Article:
IUDs – what’s all the hype about?!

IUDs are short for intrauterine device.  They are small, plastic, and T shaped – designed to sit inside your uterus.  They are also one of the most effective methods of birth control on the market.   So what else do you need to know about IUDs?  Read on for all the deets. 

How do IUDs work?

There are two main types of IUDs – hormonal and non-hormonal.  Hormonal IUDs have progesterone that is released in very small amounts every day. 

This progesterone prevents pregnancy in three ways:

1. Prevents ovulation most of the time

2. Causes the lining of the uterus to stay thin which prevents a potential pregnancy from implanting

3. Thickens the cervical mucus to prevent sperm from even getting to your beautiful eggs. 

The non hormonal IUD on the other hand has copper coils that prevent pregnancy.  The copper works by causing an inflammatory reaction inside the uterus – and no this doesn’t hurt your uterus – but it does confuse the heck out of the sperm.  These poor guys have no idea where to swim and can’t make it up to the prize egg.  No sperm meeting egg = no pregnancy.  Pretty simple!

There are 4 progesterone IUDs on the market – Mirena, Liletta, Kyleena, and Skyla.

There is only 1 non-hormonal IUD on the market – Paragard

How effective are they?

VERY effective!  I like to tell my patients that the hormonal IUDs are even more effective than getting your tubes tied!  And it’s true – the chances of pregnancy when you have a hormonal IUD in place is about 0.1%.  The chances of pregnancy after having SURGERY to have your tubes tied is less than 1%

Copper IUDs are also very effective – chances of pregnancy with this method is about 0.6%

How long do they last?

Mirena and Liletta last for up to 6 years

Kyleena lasts up to 5 years

Skyla lasts up to 3 years

Paragard lasts up to 10 years

What’s it like to have one placed?

It hurts!  But it’s pretty fast.  The procedure to have an IUD placed feels like very intense period cramps for most women.  But thankfully the procedure only takes about 5 minutes.  You may feel nauseous or light headed initially from the sensation of moving your uterus and cervix around but these symptoms go away pretty quickly – usually 5 to 10 minutes after the procedure is over.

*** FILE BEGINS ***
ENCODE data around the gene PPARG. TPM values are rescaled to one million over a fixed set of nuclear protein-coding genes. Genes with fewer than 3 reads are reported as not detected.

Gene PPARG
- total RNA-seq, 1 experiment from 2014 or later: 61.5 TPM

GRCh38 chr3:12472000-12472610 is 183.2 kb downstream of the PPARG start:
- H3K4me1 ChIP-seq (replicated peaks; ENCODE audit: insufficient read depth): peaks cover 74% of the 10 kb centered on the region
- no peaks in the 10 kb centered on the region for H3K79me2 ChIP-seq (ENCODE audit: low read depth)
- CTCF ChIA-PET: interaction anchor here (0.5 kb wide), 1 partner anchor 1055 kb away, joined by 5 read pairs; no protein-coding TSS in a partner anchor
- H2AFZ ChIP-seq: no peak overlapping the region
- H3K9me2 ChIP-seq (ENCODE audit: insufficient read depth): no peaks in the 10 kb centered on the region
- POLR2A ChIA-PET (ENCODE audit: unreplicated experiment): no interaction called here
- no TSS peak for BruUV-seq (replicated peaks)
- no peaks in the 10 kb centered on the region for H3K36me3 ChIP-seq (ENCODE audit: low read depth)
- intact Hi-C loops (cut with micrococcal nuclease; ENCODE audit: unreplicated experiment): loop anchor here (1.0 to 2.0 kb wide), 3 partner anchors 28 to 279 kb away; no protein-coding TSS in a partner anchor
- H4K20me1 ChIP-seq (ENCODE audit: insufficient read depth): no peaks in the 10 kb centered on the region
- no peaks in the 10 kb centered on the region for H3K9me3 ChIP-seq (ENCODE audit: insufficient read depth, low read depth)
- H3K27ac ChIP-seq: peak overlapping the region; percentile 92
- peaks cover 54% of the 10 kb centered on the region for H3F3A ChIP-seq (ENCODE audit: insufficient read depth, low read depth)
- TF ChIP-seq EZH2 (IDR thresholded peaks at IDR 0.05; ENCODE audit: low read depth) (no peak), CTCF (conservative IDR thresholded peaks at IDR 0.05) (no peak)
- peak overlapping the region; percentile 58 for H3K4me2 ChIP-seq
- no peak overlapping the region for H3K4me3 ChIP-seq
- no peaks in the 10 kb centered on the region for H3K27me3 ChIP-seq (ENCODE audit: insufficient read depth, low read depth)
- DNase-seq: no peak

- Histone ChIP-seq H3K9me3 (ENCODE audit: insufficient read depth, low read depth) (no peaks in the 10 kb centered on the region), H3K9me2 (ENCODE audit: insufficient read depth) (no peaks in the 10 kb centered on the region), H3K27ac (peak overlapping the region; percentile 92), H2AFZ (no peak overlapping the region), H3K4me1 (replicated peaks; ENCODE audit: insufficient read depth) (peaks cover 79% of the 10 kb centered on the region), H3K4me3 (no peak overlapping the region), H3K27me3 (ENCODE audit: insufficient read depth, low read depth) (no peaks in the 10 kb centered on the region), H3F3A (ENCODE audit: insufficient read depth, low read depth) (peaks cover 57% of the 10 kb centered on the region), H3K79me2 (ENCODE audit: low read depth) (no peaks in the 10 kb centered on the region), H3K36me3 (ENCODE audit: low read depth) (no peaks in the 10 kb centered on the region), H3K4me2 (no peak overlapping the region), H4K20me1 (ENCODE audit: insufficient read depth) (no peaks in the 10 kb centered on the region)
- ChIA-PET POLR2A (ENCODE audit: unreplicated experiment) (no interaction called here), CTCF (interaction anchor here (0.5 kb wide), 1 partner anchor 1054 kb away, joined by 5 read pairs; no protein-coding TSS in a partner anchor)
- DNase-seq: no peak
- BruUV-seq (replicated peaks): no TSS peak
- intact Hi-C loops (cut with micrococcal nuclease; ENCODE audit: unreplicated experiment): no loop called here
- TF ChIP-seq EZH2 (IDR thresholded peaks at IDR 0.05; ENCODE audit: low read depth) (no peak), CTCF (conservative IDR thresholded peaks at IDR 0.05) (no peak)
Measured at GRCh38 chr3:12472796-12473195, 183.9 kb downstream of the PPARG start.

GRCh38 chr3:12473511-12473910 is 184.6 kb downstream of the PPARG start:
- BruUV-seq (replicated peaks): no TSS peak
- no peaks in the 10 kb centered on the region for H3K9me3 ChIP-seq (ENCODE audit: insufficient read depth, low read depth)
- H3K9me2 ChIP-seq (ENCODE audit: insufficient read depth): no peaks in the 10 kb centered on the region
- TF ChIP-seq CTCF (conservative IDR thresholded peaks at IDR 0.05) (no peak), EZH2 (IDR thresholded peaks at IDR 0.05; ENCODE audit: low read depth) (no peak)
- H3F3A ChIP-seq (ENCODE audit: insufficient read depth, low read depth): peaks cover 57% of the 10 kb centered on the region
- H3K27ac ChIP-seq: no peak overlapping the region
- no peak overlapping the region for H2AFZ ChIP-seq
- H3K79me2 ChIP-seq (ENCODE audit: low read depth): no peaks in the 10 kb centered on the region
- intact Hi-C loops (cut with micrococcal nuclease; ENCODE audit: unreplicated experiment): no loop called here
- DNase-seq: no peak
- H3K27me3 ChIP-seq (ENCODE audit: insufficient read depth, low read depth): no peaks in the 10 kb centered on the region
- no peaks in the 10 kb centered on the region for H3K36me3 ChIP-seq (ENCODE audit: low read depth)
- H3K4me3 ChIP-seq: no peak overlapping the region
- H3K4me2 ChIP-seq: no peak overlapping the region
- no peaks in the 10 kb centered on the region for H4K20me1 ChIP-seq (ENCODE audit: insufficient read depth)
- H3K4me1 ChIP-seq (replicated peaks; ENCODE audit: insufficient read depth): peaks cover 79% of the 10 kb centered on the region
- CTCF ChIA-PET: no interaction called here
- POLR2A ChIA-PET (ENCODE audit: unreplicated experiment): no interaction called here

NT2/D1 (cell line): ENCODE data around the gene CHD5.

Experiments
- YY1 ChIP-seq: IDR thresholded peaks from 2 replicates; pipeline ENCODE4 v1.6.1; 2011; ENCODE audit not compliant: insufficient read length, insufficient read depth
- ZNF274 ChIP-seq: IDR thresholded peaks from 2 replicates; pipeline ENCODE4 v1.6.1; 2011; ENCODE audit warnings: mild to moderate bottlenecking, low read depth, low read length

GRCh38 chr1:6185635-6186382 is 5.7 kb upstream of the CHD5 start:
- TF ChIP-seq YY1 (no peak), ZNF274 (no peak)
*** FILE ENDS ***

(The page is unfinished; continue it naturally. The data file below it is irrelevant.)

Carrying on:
What’s it like to have one removed?

Super easy!  One quick cramp and you’re done.  It literally takes less than 1 minute.

Can you get one if you haven’t had a baby?

Absolutely!  This is a very common misconception and is not true.  IUDs can be great for females who haven’t had children.  It’s really for anyone who wants long-term birth control that is very effective and you don’t have to think about. 

Do they make it harder to get pregnant in the future?

Nope!  Another great benefit of IUDs.  There is no decrease in your long-term fertility.  As soon as it is removed your fertility is restored and you can get pregnant right away

Are there other benefits to having an IUD?

Progesterone IUDs specifically have the benefit of making your period lighter and less crampy

It’s a great option to treat chronic pelvic pain and/or heavy periods

What are the negatives to having an IUD? 

The main negative is that it’s a procedure to have placed so you do need to see your doctor for this.  It also can be quite painful (but as I said, the pain is very short-lived).

Another negative if you choose a copper IUD is that this form of birth control makes your period heavier and more crampy.  Probably not a big deal if your periods are relatively light and tolerable.  But if you already have heavy, crampy periods, this likely isn’t the best choice for you. 

Ok…so are you convinced?  Are you ready to take the plunge and get your IUD? 

If you’re still worried about insertion I’ll leave you with these final thoughts.

Ways to make IUD insertion less painful:

  1. Have it placed when you’re on your period – the cervix is already a bit open and it tends to make placement easier
  2. Take ibuprofen or another anti-inflammatory an hour or so before your appointment
  3. Make sure you eat before your appointment – having an IUD placed when you have an empty stomach tends to make the nausea and light-headedness worse
  4. Bring something to distract you – listen to music, play on your phone, etc.
  5. Try some deep breathing techniques or meditation.  Remind yourself you are a strong and capable female and you are taking charge of your fertility!

Still not convinced?  Stay tuned for more posts on birth control options.  Your body.  Your choice.

You can also check out bedsider.org for more helpful info.


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